Who Will Get the COVID-19 Vaccine?

By Karl Hofmann, President & CEO, PSI

Just last week we learned of Africa’s successful campaign against wild poliovirus. There are many lessons to take from Africa’s achievement in our fight against COVID-19, and among them is working together to debunk falsehoods to protect us all.

Today, the global scientific and public health communities are working at an unprecedented pace to develop, test and deliver a safe and effective vaccine for the novel coronavirus. I have faith that science will get us this tool eventually—and I also have faith that whoever rings the bell first will make it available to the most vulnerable.

But even then, the bigger hurdle may be: will enough people use it?

The speed at which we are moving to get a vaccine out has created natural skepticism and worry. Who of us hasn’t heard the refrain from colleagues or relatives, “I don’t want to be the first one getting this vaccine”? Misinformation is being disseminated across social media platforms that plays on peoples’ worries, exacerbates existing myths and could retrench years of progress in communicating the effectiveness of vaccines against ancient and modern killers.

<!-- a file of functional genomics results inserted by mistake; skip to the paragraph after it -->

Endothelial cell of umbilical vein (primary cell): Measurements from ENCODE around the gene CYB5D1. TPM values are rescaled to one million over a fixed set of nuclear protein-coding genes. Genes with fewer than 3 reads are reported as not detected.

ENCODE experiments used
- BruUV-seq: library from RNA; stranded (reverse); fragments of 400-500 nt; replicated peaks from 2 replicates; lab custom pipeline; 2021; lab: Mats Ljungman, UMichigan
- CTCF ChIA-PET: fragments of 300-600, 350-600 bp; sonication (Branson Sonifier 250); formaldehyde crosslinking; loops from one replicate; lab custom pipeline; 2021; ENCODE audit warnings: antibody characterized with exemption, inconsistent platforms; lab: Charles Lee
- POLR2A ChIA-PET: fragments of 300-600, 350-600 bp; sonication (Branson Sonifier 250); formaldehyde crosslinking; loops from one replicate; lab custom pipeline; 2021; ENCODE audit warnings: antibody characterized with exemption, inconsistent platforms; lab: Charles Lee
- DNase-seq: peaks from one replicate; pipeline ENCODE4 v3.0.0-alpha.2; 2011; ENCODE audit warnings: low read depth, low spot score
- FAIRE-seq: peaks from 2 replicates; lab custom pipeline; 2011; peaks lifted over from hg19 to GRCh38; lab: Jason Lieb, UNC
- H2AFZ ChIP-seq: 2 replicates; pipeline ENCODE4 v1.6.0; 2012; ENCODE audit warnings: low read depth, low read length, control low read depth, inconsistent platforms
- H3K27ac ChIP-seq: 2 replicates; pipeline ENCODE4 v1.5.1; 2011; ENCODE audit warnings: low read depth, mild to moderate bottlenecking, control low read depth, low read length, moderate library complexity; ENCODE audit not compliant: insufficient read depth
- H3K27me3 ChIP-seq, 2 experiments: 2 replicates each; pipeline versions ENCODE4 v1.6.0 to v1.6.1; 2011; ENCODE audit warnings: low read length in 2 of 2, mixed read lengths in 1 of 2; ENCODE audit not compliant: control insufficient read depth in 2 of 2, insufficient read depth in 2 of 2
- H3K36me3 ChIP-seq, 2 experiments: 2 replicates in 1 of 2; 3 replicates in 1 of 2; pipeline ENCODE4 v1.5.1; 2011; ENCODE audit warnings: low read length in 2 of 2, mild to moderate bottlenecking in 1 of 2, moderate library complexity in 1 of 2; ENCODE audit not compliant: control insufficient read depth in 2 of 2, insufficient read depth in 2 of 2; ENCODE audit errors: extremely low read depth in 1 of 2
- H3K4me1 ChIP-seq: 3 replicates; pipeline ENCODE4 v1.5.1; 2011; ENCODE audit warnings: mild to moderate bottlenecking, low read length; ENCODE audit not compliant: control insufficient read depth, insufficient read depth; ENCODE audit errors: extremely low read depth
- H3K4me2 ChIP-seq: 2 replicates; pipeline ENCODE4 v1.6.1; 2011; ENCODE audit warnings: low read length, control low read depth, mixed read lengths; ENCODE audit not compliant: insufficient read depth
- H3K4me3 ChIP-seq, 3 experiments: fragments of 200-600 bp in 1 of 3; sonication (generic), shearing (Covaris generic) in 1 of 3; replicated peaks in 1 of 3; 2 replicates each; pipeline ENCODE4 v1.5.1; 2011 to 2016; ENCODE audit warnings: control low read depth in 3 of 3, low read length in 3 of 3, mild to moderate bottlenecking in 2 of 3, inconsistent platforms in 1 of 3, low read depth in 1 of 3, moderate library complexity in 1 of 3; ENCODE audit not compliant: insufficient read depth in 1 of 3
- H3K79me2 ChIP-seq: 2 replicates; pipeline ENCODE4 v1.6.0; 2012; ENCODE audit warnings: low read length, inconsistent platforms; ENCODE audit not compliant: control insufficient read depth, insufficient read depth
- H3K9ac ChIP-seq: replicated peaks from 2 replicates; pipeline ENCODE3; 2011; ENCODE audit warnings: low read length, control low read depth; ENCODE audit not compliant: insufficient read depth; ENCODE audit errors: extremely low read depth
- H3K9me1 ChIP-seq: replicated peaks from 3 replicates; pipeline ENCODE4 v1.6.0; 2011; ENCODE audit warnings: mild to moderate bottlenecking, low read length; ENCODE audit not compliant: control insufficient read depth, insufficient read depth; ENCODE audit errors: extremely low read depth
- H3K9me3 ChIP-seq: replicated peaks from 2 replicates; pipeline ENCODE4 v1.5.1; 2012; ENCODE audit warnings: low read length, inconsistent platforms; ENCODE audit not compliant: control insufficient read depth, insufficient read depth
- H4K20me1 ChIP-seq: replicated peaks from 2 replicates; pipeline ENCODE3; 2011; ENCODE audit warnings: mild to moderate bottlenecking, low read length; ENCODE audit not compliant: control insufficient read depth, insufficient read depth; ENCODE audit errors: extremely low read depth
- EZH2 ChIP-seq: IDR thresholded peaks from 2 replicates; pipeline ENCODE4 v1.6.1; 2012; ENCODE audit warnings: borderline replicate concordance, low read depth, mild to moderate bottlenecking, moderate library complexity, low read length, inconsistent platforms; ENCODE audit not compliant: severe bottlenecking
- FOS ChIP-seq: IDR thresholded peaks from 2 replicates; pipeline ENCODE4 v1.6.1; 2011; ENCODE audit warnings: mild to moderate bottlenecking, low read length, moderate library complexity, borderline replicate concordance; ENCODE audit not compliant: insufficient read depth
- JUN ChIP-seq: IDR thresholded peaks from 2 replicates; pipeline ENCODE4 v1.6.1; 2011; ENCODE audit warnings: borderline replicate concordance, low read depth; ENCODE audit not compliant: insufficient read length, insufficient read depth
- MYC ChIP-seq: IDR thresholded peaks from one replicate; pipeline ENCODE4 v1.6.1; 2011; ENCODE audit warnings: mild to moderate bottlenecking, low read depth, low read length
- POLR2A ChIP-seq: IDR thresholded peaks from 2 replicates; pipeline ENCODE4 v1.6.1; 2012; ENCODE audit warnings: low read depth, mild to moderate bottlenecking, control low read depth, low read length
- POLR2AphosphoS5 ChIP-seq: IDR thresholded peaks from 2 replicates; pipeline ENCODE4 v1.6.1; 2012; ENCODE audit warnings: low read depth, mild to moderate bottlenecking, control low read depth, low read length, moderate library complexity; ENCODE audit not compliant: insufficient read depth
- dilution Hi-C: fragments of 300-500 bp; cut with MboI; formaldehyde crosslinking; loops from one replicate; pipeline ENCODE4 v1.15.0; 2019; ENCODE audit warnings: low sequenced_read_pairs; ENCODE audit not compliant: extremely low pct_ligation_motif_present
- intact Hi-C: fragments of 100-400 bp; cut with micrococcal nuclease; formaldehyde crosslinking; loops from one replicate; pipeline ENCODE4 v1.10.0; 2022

Across Africa, where much of PSI’s work happens, false claims and anti-vaccine sentiment are the enemies of an often already weak healthcare system. The situation is further fuelled by a history of controversial drug trials and the specter of experimentation on the powerless.

PSI’s approach is to put our client, whom we call Sara, at the center of our work. That means not making a decision for her, but facilitating her access to the information she needs to make her own informed decisions. We want to make sure that Sara gets fact-based, non-biased and non-political information that meets her where she is.

Our approach is informed by our fifty years of experience; most specifically drawing on what we have learned from our work in other pandemics such as Zika, Ebola, HIV and the ongoing fight against malaria.

We know how to do this: first, we work to understand what Sara is thinking now about this vaccine and put her concerns and information needs at the center of our communications approach. We want to work with partners to develop a broad coalition of support including Ministries of Health, other NGOs and civil society organizations, pharmaceutical companies, social media platforms and some of the 10,000 health care providers who are franchised by PSI across Africa.

Serving Sara effectively in this pandemic will require our best partnering, creating accessible and trusted information, and leveraging all our social behavior change experience across the decades to put the right science in service of her at the right place and right time.

Join us as we put Sara at the center of vaccine decision-making.

Banner image credit: PMI Impact Malaria/Emmanuel Attramah

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